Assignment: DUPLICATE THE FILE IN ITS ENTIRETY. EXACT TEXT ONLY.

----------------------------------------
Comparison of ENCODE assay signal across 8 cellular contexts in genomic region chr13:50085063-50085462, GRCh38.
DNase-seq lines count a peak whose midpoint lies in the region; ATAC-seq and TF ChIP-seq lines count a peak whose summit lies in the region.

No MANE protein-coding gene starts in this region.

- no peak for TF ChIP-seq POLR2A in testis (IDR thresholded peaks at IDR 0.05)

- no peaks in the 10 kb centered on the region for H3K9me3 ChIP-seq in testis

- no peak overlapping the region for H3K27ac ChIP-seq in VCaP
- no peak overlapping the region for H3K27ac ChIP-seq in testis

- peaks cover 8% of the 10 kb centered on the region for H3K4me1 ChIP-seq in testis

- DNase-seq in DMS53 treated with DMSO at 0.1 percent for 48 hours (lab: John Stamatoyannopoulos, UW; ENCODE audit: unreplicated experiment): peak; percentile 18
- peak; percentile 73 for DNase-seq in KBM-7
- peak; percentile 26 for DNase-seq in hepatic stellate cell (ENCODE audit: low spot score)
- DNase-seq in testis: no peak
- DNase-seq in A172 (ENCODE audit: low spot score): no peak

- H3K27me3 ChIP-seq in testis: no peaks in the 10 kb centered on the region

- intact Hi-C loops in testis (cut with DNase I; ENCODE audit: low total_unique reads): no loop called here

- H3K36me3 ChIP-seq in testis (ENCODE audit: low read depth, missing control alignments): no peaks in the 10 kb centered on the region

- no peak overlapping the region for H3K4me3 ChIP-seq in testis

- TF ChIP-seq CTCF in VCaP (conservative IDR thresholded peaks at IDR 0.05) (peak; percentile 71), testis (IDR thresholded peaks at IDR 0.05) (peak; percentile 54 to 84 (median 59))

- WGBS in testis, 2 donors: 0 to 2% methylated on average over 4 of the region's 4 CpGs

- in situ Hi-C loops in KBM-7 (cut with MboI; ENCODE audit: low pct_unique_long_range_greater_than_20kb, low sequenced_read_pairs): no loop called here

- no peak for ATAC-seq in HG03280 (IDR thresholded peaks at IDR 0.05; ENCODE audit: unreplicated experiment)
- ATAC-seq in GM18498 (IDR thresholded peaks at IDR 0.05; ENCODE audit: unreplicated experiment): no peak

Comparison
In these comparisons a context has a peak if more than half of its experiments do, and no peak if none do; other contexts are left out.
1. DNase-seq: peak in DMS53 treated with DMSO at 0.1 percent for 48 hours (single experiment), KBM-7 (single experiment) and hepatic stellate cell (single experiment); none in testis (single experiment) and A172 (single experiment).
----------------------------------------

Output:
Comparison of ENCODE assay signal across 8 cellular contexts in genomic region chr13:50085063-50085462, GRCh38.
DNase-seq lines count a peak whose midpoint lies in the region; ATAC-seq and TF ChIP-seq lines count a peak whose summit lies in the region.

No MANE protein-coding gene starts in this region.

- no peak for TF ChIP-seq POLR2A in testis (IDR thresholded peaks at IDR 0.05)

- no peaks in the 10 kb centered on the region for H3K9me3 ChIP-seq in testis

- no peak overlapping the region for H3K27ac ChIP-seq in VCaP
- no peak overlapping the region for H3K27ac ChIP-seq in testis

- peaks cover 8% of the 10 kb centered on the region for H3K4me1 ChIP-seq in testis

- DNase-seq in DMS53 treated with DMSO at 0.1 percent for 48 hours (lab: John Stamatoyannopoulos, UW; ENCODE audit: unreplicated experiment): peak; percentile 18
- peak; percentile 73 for DNase-seq in KBM-7
- peak; percentile 26 for DNase-seq in hepatic stellate cell (ENCODE audit: low spot score)
- DNase-seq in testis: no peak
- DNase-seq in A172 (ENCODE audit: low spot score): no peak

- H3K27me3 ChIP-seq in testis: no peaks in the 10 kb centered on the region

- intact Hi-C loops in testis (cut with DNase I; ENCODE audit: low total_unique reads): no loop called here

- H3K36me3 ChIP-seq in testis (ENCODE audit: low read depth, missing control alignments): no peaks in the 10 kb centered on the region

- no peak overlapping the region for H3K4me3 ChIP-seq in testis

- TF ChIP-seq CTCF in VCaP (conservative IDR thresholded peaks at IDR 0.05) (peak; percentile 71), testis (IDR thresholded peaks at IDR 0.05) (peak; percentile 54 to 84 (median 59))

- WGBS in testis, 2 donors: 0 to 2% methylated on average over 4 of the region's 4 CpGs

- in situ Hi-C loops in KBM-7 (cut with MboI; ENCODE audit: low pct_unique_long_range_greater_than_20kb, low sequenced_read_pairs): no loop called here

- no peak for ATAC-seq in HG03280 (IDR thresholded peaks at IDR 0.05; ENCODE audit: unreplicated experiment)
- ATAC-seq in GM18498 (IDR thresholded peaks at IDR 0.05; ENCODE audit: unreplicated experiment): no peak

Comparison
In these comparisons a context has a peak if more than half of its experiments do, and no peak if none do; other contexts are left out.
1. DNase-seq: peak in DMS53 treated with DMSO at 0.1 percent for 48 hours (single experiment), KBM-7 (single experiment) and hepatic stellate cell (single experiment); none in testis (single experiment) and A172 (single experiment).